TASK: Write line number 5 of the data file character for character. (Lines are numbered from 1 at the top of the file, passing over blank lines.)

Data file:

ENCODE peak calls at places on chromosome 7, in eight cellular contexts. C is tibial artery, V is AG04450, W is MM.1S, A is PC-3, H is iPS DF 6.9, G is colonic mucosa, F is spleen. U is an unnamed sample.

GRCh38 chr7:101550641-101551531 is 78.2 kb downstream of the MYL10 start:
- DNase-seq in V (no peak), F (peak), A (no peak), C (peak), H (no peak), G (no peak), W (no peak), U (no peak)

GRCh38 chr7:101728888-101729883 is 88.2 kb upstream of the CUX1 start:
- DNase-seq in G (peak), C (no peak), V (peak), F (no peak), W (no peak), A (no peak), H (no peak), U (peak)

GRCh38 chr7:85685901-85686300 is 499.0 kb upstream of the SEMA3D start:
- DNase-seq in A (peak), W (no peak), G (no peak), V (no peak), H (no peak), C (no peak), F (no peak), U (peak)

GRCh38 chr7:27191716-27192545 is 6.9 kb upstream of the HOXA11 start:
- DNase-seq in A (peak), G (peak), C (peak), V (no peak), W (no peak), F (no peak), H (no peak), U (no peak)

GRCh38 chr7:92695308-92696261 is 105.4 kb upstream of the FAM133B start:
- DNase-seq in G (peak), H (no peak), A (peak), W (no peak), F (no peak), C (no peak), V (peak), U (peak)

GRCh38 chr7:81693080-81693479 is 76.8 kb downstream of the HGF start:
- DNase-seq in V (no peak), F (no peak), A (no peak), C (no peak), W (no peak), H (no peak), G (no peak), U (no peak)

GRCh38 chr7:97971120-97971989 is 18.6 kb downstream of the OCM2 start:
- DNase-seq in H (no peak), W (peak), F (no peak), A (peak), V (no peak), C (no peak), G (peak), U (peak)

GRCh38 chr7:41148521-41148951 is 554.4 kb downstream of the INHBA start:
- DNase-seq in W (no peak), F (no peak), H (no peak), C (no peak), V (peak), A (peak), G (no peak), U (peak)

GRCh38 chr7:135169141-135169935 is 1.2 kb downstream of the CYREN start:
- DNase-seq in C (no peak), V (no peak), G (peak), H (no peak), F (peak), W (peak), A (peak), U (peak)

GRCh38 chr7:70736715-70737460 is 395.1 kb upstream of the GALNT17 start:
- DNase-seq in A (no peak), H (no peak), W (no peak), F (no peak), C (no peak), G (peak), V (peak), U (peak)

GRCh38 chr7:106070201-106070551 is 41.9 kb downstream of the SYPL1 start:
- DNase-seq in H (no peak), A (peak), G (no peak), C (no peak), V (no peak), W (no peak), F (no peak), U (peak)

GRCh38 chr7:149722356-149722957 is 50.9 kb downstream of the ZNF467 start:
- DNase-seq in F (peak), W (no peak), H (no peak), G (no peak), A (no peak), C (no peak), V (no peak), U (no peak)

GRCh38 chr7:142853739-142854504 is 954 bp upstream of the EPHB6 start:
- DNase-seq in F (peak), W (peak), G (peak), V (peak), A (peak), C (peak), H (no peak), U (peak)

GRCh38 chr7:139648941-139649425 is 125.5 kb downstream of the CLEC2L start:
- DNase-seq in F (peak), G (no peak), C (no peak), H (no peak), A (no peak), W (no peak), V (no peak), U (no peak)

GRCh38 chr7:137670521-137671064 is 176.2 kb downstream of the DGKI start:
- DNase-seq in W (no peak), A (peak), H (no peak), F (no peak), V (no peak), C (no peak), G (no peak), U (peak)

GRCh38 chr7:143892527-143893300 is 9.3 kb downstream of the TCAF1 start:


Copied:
- DNase-seq in G (peak), C (no peak), V (peak), F (no peak), W (no peak), A (no peak), H (no peak), U (peak)